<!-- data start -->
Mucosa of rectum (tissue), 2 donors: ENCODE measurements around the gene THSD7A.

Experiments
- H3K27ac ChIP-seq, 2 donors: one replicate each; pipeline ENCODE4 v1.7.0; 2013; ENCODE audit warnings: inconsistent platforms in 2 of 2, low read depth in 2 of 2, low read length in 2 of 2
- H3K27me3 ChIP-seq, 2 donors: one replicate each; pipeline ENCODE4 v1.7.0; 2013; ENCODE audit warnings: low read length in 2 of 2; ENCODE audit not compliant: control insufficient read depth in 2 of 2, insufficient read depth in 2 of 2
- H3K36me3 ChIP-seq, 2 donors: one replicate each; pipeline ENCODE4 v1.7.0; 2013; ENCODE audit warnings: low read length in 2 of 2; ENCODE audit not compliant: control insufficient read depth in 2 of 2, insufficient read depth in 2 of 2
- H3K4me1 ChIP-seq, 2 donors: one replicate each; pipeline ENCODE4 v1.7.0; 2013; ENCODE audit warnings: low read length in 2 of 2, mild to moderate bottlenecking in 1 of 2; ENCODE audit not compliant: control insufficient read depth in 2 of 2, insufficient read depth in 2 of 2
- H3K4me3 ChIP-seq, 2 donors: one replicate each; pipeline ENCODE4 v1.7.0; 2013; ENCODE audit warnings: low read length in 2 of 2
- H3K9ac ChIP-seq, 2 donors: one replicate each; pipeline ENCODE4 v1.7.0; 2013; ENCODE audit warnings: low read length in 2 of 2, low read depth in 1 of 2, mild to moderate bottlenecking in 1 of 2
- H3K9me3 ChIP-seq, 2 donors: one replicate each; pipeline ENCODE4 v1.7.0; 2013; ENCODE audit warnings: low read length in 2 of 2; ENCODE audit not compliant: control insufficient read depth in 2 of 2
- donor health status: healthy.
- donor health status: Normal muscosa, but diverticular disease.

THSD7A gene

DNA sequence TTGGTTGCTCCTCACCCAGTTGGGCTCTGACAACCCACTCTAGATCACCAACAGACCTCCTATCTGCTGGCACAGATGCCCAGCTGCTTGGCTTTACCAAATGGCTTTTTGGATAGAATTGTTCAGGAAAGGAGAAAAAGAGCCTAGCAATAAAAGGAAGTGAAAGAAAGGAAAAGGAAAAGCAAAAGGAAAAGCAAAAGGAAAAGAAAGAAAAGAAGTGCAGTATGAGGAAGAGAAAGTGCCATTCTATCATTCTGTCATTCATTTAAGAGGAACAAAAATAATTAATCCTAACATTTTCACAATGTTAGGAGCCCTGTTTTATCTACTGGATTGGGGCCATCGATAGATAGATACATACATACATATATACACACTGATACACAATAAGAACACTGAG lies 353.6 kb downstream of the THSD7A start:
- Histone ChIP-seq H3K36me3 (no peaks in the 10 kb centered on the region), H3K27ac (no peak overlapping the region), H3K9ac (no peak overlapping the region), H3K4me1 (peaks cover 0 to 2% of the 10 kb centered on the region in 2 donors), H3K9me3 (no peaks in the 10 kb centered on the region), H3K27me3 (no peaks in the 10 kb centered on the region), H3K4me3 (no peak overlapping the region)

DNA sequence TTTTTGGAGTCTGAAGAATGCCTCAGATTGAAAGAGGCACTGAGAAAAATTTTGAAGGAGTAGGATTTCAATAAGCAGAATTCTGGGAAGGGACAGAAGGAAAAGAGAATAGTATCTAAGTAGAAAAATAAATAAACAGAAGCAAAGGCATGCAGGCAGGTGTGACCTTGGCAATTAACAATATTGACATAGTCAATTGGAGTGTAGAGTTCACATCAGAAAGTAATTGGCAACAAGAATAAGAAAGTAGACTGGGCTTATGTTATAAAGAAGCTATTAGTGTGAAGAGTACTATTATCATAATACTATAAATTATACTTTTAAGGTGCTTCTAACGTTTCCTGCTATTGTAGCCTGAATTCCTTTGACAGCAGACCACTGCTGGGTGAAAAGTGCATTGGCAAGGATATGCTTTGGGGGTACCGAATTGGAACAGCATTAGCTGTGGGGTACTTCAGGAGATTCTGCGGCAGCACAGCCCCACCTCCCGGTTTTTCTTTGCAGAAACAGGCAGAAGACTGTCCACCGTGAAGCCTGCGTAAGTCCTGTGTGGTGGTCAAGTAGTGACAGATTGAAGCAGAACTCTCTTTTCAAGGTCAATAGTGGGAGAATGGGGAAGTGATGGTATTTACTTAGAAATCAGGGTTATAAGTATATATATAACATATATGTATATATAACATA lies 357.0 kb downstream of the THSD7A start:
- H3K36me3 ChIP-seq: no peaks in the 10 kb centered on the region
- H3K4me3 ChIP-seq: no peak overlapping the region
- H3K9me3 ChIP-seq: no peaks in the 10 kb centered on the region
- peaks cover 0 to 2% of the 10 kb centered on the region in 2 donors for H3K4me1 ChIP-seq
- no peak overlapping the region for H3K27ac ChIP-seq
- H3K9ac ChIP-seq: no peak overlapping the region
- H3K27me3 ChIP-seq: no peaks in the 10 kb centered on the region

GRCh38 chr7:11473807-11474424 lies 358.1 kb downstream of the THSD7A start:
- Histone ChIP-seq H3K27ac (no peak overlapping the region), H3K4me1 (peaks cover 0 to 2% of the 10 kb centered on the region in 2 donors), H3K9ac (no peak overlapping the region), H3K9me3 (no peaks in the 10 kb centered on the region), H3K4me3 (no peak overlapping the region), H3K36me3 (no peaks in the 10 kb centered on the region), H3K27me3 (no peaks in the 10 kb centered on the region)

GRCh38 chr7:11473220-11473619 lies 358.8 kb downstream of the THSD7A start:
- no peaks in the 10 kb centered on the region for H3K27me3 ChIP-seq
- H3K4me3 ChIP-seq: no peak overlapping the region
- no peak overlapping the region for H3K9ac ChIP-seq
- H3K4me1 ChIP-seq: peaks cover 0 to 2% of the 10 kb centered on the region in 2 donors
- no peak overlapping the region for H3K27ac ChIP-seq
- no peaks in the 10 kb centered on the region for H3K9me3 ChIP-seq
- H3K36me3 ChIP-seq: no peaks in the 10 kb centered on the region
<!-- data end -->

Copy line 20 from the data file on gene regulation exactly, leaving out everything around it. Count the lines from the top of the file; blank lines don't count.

- no peak overlapping the region for H3K27ac ChIP-seq